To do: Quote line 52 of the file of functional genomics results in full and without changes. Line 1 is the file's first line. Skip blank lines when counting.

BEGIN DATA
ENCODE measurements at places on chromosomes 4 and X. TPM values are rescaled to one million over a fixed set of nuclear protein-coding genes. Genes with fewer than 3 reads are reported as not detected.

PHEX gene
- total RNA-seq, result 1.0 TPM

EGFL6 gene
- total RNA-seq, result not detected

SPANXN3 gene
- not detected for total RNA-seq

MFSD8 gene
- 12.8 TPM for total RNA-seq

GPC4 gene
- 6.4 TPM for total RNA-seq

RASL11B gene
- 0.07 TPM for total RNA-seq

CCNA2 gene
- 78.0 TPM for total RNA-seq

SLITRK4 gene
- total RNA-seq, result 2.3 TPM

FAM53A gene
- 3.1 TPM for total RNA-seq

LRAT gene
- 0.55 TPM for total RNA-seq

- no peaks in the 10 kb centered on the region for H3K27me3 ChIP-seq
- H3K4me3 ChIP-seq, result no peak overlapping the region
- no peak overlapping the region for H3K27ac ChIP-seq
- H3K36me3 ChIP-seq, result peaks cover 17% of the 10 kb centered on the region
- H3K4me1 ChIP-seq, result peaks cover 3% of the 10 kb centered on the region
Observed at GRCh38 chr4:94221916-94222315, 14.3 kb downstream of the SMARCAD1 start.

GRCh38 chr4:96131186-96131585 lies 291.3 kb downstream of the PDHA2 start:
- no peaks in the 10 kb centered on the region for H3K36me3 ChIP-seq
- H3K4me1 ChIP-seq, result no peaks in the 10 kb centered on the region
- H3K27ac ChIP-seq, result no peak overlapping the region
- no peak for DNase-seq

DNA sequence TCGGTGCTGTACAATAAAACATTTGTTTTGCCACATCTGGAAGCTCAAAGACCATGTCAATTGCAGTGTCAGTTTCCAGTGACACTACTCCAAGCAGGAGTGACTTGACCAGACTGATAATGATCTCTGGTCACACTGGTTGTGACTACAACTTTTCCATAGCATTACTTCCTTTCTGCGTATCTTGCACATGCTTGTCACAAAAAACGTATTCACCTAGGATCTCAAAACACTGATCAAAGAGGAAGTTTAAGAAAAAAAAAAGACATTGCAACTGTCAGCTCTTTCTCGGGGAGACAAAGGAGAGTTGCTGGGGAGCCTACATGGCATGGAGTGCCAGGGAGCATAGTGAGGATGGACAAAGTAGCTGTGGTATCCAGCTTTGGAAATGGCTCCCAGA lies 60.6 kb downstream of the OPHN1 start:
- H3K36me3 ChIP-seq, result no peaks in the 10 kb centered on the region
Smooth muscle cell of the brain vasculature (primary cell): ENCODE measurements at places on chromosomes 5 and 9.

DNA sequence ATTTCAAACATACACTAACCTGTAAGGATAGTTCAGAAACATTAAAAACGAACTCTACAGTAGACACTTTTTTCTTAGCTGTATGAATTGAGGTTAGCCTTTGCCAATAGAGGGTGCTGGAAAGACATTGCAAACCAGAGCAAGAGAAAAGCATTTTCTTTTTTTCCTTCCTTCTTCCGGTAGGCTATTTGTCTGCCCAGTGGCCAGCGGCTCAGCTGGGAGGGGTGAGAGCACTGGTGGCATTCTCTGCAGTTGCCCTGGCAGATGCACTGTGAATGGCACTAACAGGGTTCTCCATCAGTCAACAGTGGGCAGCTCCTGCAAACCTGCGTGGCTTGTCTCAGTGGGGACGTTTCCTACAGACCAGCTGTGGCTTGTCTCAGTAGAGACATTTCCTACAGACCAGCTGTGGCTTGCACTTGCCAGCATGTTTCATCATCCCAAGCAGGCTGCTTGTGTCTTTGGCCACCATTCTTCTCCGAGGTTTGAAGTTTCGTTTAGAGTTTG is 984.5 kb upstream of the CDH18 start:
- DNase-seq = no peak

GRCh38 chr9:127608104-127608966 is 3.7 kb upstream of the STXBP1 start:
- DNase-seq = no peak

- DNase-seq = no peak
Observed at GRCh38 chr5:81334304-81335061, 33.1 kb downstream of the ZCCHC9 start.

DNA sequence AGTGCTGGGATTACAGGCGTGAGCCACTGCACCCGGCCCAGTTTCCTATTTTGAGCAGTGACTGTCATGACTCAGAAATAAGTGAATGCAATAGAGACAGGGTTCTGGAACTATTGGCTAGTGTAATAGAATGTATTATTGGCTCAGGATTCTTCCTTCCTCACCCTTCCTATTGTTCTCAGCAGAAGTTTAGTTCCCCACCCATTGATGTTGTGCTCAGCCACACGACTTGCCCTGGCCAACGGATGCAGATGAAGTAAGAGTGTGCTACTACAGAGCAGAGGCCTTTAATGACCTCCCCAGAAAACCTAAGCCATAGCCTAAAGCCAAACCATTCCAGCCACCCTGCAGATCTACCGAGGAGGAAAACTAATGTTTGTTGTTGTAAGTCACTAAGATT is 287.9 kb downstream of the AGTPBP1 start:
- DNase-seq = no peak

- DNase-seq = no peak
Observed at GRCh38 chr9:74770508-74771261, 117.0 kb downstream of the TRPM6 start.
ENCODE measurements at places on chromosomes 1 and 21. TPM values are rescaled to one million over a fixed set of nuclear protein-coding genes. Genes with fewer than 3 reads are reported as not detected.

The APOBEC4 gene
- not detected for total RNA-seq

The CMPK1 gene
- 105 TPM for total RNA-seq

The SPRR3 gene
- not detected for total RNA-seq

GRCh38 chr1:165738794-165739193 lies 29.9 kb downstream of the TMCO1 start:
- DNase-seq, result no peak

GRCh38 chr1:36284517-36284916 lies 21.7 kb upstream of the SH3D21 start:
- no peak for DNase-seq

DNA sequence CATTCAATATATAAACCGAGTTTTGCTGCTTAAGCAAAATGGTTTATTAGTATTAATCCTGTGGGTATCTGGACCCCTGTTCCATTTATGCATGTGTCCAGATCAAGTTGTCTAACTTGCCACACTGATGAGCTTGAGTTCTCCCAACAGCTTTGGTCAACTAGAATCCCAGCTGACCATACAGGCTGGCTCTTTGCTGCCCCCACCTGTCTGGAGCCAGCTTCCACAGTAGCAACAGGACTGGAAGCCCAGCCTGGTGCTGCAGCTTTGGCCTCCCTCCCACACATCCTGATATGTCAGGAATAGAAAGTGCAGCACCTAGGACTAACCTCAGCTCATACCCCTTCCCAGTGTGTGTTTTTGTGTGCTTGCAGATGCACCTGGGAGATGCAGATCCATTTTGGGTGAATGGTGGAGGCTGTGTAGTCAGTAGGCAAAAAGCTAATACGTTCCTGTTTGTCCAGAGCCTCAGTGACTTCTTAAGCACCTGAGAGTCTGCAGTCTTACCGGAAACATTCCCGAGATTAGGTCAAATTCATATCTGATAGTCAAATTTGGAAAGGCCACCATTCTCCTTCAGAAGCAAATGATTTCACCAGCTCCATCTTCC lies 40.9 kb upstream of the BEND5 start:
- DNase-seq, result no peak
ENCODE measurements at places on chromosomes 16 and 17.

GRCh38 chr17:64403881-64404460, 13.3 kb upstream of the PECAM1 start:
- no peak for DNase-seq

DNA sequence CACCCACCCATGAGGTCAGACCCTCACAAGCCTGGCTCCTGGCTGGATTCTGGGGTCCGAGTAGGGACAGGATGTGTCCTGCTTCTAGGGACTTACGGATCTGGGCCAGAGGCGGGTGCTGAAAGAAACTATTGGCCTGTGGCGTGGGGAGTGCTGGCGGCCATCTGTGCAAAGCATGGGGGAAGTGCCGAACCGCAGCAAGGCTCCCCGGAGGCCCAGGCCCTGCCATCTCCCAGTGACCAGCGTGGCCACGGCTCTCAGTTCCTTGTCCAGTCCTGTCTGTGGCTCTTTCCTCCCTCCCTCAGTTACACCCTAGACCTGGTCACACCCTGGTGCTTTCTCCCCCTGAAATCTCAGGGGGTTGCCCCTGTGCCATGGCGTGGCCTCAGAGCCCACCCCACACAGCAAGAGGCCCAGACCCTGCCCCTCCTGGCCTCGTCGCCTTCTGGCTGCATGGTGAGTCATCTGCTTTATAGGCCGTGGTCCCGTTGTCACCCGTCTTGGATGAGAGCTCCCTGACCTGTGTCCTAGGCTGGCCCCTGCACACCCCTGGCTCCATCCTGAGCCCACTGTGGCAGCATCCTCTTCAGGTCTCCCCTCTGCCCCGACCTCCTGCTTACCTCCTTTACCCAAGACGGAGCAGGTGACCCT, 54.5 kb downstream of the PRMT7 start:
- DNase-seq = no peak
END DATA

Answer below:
- not detected for total RNA-seq